The ludicrous election season is upon us

Posted: October 7, 2012 in Uncategorized

By Njabulo Ncube, Assistant Editor (Financial Gazette)

POLITICAL violence reared its ugly head at the weekend as ZANU-PF and Movement for Democratic Change (MDC-T) supporters clashed in Shangani, about 100 kilometres from Bulawayo, heightening fears of yet another bloody plebiscite as the country pushes to hold elections next year.
Weekend reports say three MDC-T supporters were seriously injured after their hired buses were attacked by alleged ZANU-PF supporters, among them suspected war veterans.
The injured were admitted at Gweru General Hospital while others suffered minor injuries.
Prime Minister (PM) Morgan Tsvangirai, whose party celebrated its 13th anniversary in Bulawayo, visited some of the injured and expressed disgust over what he viewed as “barbaric action by ZANU-PF thugs”.
There were no reports of any arrests despite heavy police presence, which led to the rampaging mob being tear-gassed.
The violence that erupted in Shangani is viewed by political observers as a continuation of the culture of impunity that has pervaded Zimbabwe’s political landscape in the past decade.
Human rights groups have for the past few months been sounding the alarm bells, chronicling incidents of politically-motivated violence against perceived enemies of ZANU-PF in Mashonaland provinces.
For instance, a few weeks ago supporters of Welshman Ncube’s MDC party were assaulted after a rally in Mutoko, while others were beaten up in Zvimba, President Robert Mugabe’s home area.
In Darwendale, MDC-T secretary general Tendai Biti was recently forced to hold a rally at a cemetery after soldiers and ZANU-PF supporters invaded a football pitch that had been pre-booked for the event by the labour-backed party.
Critics say the spectre of political violence reminiscent of the March/June 2008 polls is seen looming large as elections near.
The skirmishes in Shangani came barely three days after the incumbent made a passionate plea at the Harare High Court to be allowed to call for polls in March 2013, signalling the probable start of the silly election season which, in this part of the world, is characterised by violence of unimaginable proportions.
Although there were no deaths recorded during the weekend, the Shangani skirmishes sent shivers down the spines of election-weary Zimbabweans, particularly rural dwellers who endured the horrors of March-June 2008 elections.
The MDC-T claimed more than 200 of its supporters were killed during or in the run-up to the 2008 harmonised elections.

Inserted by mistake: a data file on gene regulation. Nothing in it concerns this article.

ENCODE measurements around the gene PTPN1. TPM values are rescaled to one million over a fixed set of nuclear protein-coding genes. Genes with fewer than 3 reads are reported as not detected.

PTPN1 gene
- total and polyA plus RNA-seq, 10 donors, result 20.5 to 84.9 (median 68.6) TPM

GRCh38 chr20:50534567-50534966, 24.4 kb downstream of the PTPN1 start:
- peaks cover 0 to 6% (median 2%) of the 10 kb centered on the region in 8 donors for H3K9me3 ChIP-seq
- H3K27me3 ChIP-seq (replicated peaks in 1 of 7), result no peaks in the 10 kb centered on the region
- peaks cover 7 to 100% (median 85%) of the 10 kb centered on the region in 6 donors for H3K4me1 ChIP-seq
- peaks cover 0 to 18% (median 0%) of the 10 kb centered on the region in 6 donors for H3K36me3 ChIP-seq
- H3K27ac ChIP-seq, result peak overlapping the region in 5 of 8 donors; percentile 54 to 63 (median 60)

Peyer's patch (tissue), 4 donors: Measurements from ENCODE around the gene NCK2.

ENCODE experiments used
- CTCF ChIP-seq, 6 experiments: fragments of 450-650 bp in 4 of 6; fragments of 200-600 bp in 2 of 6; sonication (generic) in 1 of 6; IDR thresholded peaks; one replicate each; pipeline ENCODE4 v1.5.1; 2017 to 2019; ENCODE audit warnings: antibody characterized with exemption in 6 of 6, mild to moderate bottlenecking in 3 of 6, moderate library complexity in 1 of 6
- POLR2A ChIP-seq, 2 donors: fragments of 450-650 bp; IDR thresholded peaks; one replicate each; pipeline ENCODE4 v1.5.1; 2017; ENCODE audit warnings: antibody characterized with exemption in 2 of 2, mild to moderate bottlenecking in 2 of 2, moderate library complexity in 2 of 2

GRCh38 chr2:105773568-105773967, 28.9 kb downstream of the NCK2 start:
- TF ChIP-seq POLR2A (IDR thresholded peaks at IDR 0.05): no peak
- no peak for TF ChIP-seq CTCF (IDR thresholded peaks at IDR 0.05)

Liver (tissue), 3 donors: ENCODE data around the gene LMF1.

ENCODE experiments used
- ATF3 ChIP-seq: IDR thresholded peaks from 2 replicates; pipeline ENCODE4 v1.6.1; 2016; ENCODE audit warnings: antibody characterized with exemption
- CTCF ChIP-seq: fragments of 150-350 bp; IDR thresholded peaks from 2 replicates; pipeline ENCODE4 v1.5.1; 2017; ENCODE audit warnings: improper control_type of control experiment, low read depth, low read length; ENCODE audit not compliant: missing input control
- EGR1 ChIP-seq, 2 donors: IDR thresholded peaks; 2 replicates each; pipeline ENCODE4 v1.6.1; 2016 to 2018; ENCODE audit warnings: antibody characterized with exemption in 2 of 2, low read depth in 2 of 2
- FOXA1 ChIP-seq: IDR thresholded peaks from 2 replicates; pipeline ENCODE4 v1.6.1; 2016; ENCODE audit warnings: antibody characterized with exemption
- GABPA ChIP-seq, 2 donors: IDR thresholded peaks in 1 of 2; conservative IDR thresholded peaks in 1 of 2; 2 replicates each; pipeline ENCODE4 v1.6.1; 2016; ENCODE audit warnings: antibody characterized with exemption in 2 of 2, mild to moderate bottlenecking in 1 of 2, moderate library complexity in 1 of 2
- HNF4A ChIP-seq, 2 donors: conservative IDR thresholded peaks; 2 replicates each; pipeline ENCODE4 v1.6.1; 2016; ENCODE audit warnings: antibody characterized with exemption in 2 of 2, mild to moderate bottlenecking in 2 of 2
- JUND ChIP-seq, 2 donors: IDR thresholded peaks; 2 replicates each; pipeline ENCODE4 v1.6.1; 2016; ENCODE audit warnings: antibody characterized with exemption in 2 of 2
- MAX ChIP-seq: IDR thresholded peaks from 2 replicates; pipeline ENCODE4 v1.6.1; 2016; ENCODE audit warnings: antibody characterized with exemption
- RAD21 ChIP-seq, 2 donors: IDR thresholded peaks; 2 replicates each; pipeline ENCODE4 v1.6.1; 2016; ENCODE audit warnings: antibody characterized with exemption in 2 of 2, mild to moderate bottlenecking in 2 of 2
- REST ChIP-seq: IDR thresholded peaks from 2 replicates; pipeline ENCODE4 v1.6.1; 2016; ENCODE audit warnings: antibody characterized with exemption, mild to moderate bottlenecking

The coming six-months could again throw the country into a highly-charged political oven, as the major gladiators in the political landscape fight for the hearts and minds of the electorate.
President Mugabe’s nemesis, PM Tsvangirai, is at odds with the 88-year-old leader on when elections must be held.
The premier told his party faithful in Bulawayo at the weekend that elections should only be held after the implementation of the agreed election roadmap and when all requisite reforms necessarily to the creation of a free and fair election environment have been attended to.
He said no party or individual had the right to call for an election unilaterally and that the next election could only be called by the parties in consultation with each other.
Trevor Maisiri, a political analyst, said it was impossible for President Mugabe to impose election dates without consulting his coalition partners.
“So uncertainty still exists unless the other two principals and the Southern African Development Community concur to such (election) timing,” he said.
He however, said given that ZANU-PF’s calls for elections in 2010, 2011 and 2012 yielded nothing, this time around the party would be resolute about the March 2013 election.
“However, given the gridlock in the Government of National Unity and the stalling of reforms, I do not think six months will deliver any significant reforms for a free and fair election —  unless there is a new vein of political will. Without political will, even another five years will not produce the pre-requisite reforms,” he said.
Mathula Lusinga, another political analyst, concurred with Maisiri that the election timeline proposed by the President was not realistic in view of the fact that the nation is still struggling to cope with demands of finalising a new constitution and that the inclusive government is broke.
“We have a coalition government that is seemingly on the verge of reversing the gains made by the Global Political Agreement. There is a total disagreement on almost everything,” he said.
Despite the establishment of a coalition government in February 2009, there is still growing intolerance among citizens. Reports coming from the countryside are painting a picture of panic on the part of ZANU-PF.
“This is not a promising order for a conducive environment. To add onto this, we still have a voter’s roll that no one has checked to see if it is up to date. Political intimidation is on the rise and we were promised that all these things would be fixed before we go to elections but today the reality tells us they are not,” said Lusinga.
Others postulate that President Mugabe could be trying to divert attention from the on-going constitution-making process, which his party has never taken seriously since it started while at the same time creating confusion and panic amongst his opponents.
However, the party’s tricky succession issue, President Mugabe’s advancing age and concerns around his health are seen complicating ZANU-PF’s election call.

 

 

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